Five questions with: Bill MacKay

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Feed Me Weird Things, Vol. 3 Edition #11: Bill MacKay w/ Vero Rose Smith

Trumpet Blossom — Thursday, Sept. 27 at 9 p.m.

Bill MacKay will be at Trumpet Blossom on Thursday, Sept. 27. — photo by Kevin Richard Shafer

Feed Me Weird Things Vol. 3, Edition #11 brings the brilliant guitar improviser Bill MacKay from Chicago to Iowa City on Thursday, Sept. 27. Tickets are $8. Iowa City’s Vero Rose Smith, with her shimmering vocal tones, opens.

MacKay lives on the unexpected razor’s edge between jazz and experimental folk, stylistically, but his guitar is conversational in a sense typically only associated with the blues. His compositions are frequently described as radiant, which has too few denotations for my taste — to me, they are illuminating, in all its meanings. MacKay answered some questions for Little Village via email ahead of his upcoming show.

As someone who is a writer and a visual artist as well as a composer, is it clear to you when you get the spark of an idea which medium will suit it best, or do all of your artistic enterprises sort of inform and feed each other, with the same ideas woven throughout each?

I think they all sort of feed each other, and if I start something on guitar, it pretty much lives and is finished there. If on paper, it remains as art on the page, rather than jumping elsewhere. On the other hand, the ideas really do overlap. It’s kind of like absorbing cinema: You might see a series of green hills that remind you of some pivotal scene in your life, and you’ll get this urge to say something, to draw it out in a riff, or a lyric. In my mind, the different mediums get transposed, like carbon-paper membranes — laid on top of each other, you might see the points where their designs meet.

How does your solo work differ from your collaborative and other composition (soundtrack, etc.) work? That is, when you’re in conversation with other musicians or ideas, do you say less? Or do you feel your voice is even more distinct in contrast?

That’s very interesting you mention playing less or more, as I think that’s very key when with others: to not overcook things, and do too much. So that is something I try to watch out for. But essentially the sharpest line between them is that each has a different benefit. Playing with others allows you to rely on a kind of net, yet you work within more parameters, while playing solo is really creatively free, however there is no net, less safety. It can be kind of freaky in a way, but it’s invigorating — and the challenge gives you a lot back. I aim to be distinct in either case, but you know how it is, sometimes you can take more risks than on other days.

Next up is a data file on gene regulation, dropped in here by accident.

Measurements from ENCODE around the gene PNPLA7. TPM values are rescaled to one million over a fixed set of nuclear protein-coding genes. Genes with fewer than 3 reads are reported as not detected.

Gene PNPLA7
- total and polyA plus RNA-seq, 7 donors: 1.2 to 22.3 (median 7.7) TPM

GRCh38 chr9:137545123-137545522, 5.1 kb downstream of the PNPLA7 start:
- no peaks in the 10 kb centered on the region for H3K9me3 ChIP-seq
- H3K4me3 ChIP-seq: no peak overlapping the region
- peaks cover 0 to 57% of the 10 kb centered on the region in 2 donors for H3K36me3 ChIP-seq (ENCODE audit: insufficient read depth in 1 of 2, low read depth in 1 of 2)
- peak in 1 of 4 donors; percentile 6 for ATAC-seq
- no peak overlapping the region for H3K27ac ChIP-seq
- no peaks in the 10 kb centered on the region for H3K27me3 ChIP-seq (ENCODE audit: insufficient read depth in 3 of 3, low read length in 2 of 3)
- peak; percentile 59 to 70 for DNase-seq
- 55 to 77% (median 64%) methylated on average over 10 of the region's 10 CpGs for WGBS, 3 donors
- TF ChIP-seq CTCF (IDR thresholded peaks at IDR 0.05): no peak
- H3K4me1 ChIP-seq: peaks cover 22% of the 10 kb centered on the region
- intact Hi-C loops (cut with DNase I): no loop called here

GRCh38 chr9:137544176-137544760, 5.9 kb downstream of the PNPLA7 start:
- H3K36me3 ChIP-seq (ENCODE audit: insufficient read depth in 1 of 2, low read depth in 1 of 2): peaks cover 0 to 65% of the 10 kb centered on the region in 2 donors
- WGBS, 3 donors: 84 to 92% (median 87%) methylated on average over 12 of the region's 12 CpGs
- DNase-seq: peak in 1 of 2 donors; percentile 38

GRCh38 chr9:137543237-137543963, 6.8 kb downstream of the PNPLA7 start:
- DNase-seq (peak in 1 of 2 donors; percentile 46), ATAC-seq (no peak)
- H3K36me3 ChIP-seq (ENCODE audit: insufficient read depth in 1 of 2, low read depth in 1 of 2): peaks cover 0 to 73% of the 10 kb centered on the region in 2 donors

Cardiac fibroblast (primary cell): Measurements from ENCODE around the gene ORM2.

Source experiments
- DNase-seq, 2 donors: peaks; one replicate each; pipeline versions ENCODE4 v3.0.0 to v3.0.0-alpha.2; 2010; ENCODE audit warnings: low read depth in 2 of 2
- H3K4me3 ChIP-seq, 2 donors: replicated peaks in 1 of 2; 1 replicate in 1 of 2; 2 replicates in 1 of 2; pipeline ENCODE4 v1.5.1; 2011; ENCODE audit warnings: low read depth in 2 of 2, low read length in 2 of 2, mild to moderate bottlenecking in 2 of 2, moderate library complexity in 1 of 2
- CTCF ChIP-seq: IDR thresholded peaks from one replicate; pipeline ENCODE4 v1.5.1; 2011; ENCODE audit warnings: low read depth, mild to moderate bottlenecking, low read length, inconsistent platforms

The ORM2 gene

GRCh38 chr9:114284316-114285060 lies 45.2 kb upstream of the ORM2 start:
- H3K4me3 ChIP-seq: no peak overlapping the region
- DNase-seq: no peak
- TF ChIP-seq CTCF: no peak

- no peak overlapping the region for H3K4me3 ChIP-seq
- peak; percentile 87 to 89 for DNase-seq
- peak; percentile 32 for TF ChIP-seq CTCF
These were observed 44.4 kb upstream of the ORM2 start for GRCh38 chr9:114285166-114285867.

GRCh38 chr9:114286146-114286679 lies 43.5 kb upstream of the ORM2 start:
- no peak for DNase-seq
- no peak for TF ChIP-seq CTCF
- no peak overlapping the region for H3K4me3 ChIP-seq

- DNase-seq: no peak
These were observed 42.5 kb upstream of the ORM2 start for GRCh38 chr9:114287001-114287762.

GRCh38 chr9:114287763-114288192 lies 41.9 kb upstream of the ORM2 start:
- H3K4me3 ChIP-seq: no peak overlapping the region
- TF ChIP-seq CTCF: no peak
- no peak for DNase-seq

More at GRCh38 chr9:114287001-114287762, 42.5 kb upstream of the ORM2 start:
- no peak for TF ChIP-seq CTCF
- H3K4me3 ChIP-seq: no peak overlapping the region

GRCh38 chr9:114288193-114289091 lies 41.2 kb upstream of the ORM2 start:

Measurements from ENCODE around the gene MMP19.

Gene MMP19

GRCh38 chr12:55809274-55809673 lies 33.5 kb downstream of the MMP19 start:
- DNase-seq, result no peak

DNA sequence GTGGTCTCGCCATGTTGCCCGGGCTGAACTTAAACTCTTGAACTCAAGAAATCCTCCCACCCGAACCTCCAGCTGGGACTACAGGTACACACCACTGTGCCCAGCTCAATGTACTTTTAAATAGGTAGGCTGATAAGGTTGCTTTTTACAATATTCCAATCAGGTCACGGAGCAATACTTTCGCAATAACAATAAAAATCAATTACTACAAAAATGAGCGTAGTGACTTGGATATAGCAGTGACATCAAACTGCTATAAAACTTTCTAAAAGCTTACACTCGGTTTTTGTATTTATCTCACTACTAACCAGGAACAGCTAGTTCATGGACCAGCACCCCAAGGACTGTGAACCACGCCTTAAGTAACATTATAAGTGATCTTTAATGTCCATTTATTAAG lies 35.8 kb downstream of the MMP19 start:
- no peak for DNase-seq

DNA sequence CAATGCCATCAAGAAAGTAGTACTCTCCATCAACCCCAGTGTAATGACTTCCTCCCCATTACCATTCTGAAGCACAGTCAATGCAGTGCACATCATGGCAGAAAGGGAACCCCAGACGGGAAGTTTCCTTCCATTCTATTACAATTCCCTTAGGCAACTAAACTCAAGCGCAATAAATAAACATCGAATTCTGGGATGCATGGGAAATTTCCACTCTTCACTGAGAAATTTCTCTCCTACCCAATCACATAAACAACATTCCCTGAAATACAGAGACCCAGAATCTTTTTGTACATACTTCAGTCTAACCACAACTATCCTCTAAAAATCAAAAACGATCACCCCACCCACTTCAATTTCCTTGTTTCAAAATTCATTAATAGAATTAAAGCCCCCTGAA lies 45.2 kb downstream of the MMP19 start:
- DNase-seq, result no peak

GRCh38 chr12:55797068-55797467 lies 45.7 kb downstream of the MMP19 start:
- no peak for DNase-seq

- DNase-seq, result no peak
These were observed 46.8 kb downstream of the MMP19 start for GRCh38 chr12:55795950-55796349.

Why guitar — how did the instrument romance you?

Romance, great word! Yea, it was just very seductive from a young age. I would stare at record covers a lot, and on most of them the guitar was part of an alluring landscape. When that mixed with my immersion in the music itself, it was too much to resist. The guitar was such an enigma. I had to get one.

Especially as someone who was adopted by the Midwest, how strongly does place inform your musical awareness? In what ways, if any, are you a “Chicago musician”?

Place as inspiration has been essential to me, and my hometown of Pittsburgh was also, and still is, a radiant source. Living in Chicago has acted in similar ways on my art mind. I see Chicago and Midwest music as not belonging to a single style or feeling, but as a crucible where artists often tend to push themselves to stretch — and explore unorthodox ideas and ways of working. And this goes along with an intensity people think of when they consider the arts here.

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What stories do you feel most compelled to tell? What truths do you most want your audiences to hear?

Those songs that have a sense of soul, an electricity, an urgency, and that incite the imagination — those are things I feel are vital to play. I’d like to operate in that arena, doing work that wakes me up, and gestures toward freedom. If I can dive deeply into it, there’s a chance to transmit that vibration.

Drawing bridges between what’s tradition and what is avant-garde is something I work through a lot. It’s a long road devoting yourself in any field, so it’s a real gift to me, to be able to bring out this work. Everyone in the room is what makes it happen.

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